Whassup with the weird state borders on this vaccine hesitancy map?

Luke Vrotsos writes: I thought you might find this interesting because it relates to questionable statistics getting a lot of media coverage. HHS has a set of county-level vaccine hesitancy estimates that I saw in the NYT this morning in this front-page article. It’s also been covered in the LA Times and lots of local […]

Probability problem involving multiple coronavirus tests in the same household

Mark Tuttle writes: Here is a potential homework problem for your students. The following is a true story. Mid-December, we have a household with five people. My wife and myself, and three who arrived from elsewhere. Subsequently, various diverse symptoms ensue – nothing too serious, but everyone is concerned, obviously. Video conference for all five […]

The Pandemic: how bad is it really?

This post is by Phil Price, not Andrew. Andrew’s recent post about questionable death rate statistics about the pandemic has reminded me that I have not yet posted about a paper Troy Quast sent me. Quast is from the University of South Florida College of Public Health. Quast, Ross Andel, Sean Gregory, and Eric Storch […]

Is it really true that “the U.S. death rate in 2020 was the highest above normal since the early 1900s—even surpassing the calamity of the 1918 flu pandemic”?

tl;dr. No, it’s not true. The death rate increased by 15% from 2019 to 2020, but it jumped by 40% from 1917 to 1918. But, if so, why would anyone claim differently? Therein lies a tale. A commenter pointed to a news article with the above graphs and the following claim: The U.S. death rate […]

Hierarchical modeling of excess mortality time series

Elliott writes: My boss asks me: For our model to predict excess mortality around the world, we want to calculate a confidence interval around our mean estimate for total global excess deaths. We have real excess deaths for like 60 countries, and are predicting on another 130 or so. we can easily calculate intervals for […]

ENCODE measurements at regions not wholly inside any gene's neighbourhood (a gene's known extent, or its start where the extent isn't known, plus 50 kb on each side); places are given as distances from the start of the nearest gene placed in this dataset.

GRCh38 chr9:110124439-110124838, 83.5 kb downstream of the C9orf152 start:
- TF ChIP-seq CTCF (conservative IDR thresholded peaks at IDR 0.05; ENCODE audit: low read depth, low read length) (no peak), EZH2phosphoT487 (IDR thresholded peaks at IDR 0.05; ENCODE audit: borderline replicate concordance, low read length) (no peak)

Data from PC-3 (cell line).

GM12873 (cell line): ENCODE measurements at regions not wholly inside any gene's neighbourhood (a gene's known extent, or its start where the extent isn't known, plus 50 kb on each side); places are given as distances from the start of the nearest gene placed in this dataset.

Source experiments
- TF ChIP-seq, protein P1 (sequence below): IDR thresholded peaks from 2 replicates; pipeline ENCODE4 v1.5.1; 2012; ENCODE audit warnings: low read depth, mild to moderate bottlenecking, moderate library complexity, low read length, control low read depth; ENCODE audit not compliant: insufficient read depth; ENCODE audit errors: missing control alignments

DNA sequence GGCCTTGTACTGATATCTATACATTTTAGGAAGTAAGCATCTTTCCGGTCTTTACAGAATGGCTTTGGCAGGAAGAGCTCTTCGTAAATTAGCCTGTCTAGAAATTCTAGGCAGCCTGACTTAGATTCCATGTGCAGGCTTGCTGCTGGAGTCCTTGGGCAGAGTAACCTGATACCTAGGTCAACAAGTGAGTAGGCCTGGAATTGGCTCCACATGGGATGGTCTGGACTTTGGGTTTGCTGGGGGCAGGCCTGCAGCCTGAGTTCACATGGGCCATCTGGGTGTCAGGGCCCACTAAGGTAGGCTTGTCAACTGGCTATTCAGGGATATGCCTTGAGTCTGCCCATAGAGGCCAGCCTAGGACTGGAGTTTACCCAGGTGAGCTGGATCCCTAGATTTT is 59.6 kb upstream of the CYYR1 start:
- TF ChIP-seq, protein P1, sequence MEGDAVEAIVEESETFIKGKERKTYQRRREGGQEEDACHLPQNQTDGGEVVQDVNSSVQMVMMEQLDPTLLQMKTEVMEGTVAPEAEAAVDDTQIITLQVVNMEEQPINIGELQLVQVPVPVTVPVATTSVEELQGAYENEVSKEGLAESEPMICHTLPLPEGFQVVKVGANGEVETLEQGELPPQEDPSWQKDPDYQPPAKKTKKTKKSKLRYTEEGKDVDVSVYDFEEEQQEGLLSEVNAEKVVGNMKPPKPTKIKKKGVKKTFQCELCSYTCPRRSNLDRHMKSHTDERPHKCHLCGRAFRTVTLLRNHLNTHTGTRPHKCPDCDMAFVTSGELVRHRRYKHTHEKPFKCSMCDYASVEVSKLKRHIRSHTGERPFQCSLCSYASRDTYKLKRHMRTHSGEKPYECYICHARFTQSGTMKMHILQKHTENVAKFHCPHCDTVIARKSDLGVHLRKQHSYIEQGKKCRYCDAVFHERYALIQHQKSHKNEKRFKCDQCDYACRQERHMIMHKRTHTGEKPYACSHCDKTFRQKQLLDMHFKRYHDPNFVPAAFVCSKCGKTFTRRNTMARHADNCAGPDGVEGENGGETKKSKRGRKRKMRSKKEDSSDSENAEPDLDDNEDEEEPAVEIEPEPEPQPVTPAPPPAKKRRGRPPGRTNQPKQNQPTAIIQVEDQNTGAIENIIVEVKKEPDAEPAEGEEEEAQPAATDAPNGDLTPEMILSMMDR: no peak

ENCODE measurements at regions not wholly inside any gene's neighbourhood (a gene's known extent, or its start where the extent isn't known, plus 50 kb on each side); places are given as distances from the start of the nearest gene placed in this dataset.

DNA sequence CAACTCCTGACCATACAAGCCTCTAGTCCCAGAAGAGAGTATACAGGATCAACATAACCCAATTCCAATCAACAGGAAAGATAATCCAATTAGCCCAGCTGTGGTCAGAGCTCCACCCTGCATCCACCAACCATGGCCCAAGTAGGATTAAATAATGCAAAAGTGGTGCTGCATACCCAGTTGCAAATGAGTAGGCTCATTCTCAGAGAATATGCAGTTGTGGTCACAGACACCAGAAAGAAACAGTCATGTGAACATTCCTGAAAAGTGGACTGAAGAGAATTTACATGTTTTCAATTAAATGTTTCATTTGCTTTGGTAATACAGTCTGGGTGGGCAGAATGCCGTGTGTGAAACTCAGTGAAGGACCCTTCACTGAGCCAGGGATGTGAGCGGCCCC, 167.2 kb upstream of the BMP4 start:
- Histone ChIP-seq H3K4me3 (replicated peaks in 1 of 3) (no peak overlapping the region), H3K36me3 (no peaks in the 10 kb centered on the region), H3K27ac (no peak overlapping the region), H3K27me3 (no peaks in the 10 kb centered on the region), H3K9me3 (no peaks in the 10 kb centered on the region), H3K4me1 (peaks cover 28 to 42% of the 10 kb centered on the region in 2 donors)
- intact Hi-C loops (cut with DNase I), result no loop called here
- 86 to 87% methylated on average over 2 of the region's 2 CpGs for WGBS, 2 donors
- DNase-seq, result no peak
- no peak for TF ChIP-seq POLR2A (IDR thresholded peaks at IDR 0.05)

“Do you come from Liverpool?”

Paul Alper writes: Because I used to live in Trondheim, I have a special interest in this NYT article about exercise results in Trondheim, Norway. Obviously, even without reading the article in any detail, the headline claim that The Secret to Longevity? 4-Minute Bursts of Intense Exercise May Help can be misleading and is subject […]

Relative vs. absolute risk reduction . . . 500 doctors want to know!

Some stranger writes: What are your thoughts on this paper? Especially the paragraph on page 6 “Similar to the critical appraisal ….. respectively”. There are many of us MD’s who are quite foxed. If you blog about it, please don’t mention my name and just say a doctor on a 500-member listserv asked you about […]

Adjusting for differences between treatment and control groups: “statistical significance” and “multiple testing” have nothing to do with it

Jonathan Falk points us to this post by Scott Alexander entitled “Two Unexpected Multiple Hypothesis Testing Problems.” The important questions, though, have nothing to do with multiple hypothesis testing or with hypothesis testing at all. As is often the case, certain free-floating scientific ideas get in the way of thinking about the real problem. Alexander […]

HCQ: “The clinical trials they summarized were predominantly in young healthy people so even the best drug in the world wouldn’t look good under their framework.”

James Watson (this one, not this one or that one) writes: You might be interested by the latest WHO guidelines on the use of hydroxychloroquine (HCQ) to prevent COVID-19. HCQ is the COVID-19 pariah and the guidelines recommend stopping all research into it. They pooled 6 COVID-19 prevention studies and found that HCQ did not […]

A tale of two epidemiologists: It was the worst of times.

A couple of commenters pointed me to the story of John Ioannidis and Gideon Meyerowitz-Katz. David Gorski tells the tale. Ioannidis still seems to be dealing with the after-effects of his extrapolation last year that there might be 10,000 coronavirus deaths in the United States. This was just a back-of-the-envelope calculation, and as Gorski says, […]